Although part of this growth represented the impact of the 1975–76 recession on GDP levels and outlays for unemployment compensation, the largest part was due to growth in Social Security, Medicare and Medicaid. These three programs totaled 3.4% of GDP in 1968 and grew rapidly to 5.5% of GDP by 1976. While Social Security stabilized as a percent of GDP during 1985–1997, ranging from 4.3% to 4.6%, the growth in other programmatic mandatory spending has continued to outpace the growth in GDP since the mid-1970s (apart from recession recovery periods) due largely to Medicare and Medicaid. These two programs, which were 1.2% of GDP in 1975, have more than doubled as a percent of GDP since then, reaching 3.5% in 1997, dropping slightly to 3.2% in 1999 and 2000, before rising to 3.4% in 2001 and to 3.6% in 2002. Excluding Medicaid, spending for means-tested entitlements in 2002 was at 1.2% percent of GDP, less than it was over twenty-five years ago in 1975. By way of contrast, the remaining programmatic mandatory spending — i.e, excluding Medicare, unemployment compensation, Social Security, deposit insurance and means-tested entitlements — has been more than halved as a percent of GDP, falling from 3.2% in 1975 to no more than 1.5% during the past nine years. (Major programs in this grouping include Federal employee and railroad retirement, farm price supports and veterans' compensation and readjustment benefits.) Nevertheless, total programmatic mandatory spending in 2002 was at 11.2% of GDP compared to 6.5% for total discretionary spending.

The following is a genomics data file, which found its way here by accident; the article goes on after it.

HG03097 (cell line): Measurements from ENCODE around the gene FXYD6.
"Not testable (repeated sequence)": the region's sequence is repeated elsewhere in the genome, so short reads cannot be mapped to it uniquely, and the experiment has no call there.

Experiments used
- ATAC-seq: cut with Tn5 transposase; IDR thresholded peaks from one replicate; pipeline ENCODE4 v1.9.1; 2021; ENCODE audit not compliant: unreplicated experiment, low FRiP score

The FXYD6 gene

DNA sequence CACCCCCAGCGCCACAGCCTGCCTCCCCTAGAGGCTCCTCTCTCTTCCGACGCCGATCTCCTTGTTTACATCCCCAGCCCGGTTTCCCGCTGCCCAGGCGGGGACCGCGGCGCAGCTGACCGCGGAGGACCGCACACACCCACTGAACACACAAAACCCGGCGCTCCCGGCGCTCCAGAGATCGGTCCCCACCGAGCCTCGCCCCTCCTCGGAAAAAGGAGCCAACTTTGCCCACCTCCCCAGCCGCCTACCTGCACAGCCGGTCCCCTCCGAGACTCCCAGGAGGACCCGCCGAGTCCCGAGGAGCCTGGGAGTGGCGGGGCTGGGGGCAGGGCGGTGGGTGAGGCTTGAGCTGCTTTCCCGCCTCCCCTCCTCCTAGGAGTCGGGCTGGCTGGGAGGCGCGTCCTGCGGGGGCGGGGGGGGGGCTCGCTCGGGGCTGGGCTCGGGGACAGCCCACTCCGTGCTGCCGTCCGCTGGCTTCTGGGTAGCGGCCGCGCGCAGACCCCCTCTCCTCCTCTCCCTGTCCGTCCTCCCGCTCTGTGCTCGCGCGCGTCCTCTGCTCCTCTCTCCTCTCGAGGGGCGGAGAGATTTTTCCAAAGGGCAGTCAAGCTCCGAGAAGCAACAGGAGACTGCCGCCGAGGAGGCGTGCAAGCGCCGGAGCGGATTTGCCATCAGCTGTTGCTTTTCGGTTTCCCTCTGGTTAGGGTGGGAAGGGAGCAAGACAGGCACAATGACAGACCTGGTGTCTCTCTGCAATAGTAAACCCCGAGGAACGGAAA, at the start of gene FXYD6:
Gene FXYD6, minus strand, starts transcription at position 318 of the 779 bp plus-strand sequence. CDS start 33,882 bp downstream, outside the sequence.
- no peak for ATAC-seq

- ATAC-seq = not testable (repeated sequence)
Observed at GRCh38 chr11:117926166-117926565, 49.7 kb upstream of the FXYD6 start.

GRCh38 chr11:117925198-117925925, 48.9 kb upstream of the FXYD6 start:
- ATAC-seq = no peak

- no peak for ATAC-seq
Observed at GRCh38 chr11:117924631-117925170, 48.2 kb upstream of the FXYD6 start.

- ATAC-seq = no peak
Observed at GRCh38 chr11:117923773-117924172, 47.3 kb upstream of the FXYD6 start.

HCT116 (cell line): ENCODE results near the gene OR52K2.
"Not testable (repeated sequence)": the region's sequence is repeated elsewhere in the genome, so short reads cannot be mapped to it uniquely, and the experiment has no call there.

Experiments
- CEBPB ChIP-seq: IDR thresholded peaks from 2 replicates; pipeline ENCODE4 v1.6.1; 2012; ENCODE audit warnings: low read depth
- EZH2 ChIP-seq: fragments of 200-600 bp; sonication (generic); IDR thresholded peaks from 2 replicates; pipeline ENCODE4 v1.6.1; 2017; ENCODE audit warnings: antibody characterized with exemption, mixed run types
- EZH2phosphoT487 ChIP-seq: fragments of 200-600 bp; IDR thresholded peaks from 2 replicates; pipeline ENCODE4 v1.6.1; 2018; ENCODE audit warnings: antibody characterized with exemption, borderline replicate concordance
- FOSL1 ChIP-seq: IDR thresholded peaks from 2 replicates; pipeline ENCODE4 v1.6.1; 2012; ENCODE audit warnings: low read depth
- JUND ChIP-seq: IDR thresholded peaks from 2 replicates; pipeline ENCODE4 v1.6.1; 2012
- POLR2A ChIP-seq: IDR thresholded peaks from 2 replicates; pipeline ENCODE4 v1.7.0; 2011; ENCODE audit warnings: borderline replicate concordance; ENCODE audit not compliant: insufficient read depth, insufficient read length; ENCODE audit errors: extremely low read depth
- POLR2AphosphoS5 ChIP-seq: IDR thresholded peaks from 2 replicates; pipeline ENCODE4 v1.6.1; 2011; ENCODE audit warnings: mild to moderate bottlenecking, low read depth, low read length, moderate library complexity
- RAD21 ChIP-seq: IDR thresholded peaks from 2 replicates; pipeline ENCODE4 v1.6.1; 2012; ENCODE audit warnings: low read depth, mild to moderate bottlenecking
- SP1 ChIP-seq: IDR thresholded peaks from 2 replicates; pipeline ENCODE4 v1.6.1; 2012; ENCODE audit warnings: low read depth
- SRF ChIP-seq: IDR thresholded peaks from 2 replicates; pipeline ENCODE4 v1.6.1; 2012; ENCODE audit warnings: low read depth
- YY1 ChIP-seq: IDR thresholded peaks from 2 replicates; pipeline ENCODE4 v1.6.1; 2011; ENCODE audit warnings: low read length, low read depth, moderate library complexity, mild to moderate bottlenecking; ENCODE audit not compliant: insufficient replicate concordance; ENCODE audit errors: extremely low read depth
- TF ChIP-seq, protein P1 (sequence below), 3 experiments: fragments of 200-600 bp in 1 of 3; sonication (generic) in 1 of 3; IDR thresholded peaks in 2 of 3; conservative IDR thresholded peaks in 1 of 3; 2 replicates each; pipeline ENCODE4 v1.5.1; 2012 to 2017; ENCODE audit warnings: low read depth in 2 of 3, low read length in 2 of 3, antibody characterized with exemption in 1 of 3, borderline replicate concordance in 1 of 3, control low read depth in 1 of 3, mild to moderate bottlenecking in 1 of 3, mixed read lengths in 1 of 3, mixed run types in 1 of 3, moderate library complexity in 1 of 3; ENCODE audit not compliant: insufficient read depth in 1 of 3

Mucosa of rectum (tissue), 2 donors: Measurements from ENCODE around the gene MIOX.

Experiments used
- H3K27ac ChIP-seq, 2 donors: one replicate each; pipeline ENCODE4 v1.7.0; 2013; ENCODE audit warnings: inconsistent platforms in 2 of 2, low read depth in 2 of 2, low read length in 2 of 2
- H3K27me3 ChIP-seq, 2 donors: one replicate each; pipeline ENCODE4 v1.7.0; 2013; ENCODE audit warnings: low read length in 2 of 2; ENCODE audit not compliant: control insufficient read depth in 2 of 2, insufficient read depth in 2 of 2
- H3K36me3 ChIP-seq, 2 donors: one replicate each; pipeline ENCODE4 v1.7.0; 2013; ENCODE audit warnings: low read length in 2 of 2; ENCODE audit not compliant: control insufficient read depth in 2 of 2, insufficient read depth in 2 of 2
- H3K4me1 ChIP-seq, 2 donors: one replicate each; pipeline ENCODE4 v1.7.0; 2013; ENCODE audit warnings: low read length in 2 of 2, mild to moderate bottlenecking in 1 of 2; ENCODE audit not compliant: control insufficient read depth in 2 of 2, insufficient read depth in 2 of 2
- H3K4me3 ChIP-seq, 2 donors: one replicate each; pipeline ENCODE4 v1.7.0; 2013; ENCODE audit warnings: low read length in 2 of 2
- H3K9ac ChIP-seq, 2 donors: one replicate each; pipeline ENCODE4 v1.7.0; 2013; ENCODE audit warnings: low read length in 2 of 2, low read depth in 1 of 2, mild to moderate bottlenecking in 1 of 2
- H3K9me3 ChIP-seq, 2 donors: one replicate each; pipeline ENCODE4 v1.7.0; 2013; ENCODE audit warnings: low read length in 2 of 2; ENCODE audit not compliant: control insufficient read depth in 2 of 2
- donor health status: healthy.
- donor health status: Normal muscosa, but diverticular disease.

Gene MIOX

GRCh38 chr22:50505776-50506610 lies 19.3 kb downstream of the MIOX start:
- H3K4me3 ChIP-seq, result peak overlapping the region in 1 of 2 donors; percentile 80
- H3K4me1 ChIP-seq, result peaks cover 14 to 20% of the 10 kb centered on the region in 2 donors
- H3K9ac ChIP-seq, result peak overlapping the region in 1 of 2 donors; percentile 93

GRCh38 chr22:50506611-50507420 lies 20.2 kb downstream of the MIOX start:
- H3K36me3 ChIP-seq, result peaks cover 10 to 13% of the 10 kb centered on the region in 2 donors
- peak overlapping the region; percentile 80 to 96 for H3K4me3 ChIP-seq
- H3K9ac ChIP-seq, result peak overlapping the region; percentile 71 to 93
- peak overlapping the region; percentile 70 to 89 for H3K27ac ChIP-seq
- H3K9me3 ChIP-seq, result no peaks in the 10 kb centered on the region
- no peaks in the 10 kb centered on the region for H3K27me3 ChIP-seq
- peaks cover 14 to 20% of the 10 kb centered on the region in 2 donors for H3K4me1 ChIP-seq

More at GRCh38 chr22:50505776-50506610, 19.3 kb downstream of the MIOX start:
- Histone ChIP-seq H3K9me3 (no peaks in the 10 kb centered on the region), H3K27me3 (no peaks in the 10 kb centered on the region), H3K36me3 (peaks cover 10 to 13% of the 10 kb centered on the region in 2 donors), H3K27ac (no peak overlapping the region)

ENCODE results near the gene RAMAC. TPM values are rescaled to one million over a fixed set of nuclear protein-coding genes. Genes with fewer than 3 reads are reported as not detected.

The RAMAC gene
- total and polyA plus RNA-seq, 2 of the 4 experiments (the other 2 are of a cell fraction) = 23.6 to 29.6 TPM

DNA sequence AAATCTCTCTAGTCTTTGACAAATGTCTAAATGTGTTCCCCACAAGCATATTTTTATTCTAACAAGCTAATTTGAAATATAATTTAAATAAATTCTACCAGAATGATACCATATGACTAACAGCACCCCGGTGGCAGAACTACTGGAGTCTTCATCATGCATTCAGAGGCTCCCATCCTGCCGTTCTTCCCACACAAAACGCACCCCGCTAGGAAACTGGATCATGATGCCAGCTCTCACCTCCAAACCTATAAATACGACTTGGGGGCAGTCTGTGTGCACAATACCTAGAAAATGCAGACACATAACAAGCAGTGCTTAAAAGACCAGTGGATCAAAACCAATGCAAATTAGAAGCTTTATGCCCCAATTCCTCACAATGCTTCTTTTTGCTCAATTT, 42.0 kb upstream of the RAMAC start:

Additional perspectives on spending trends available in this document include spending by agency, by function and subfunction and by composition of outlays categories, which include payments for individuals and grants to State and local governments.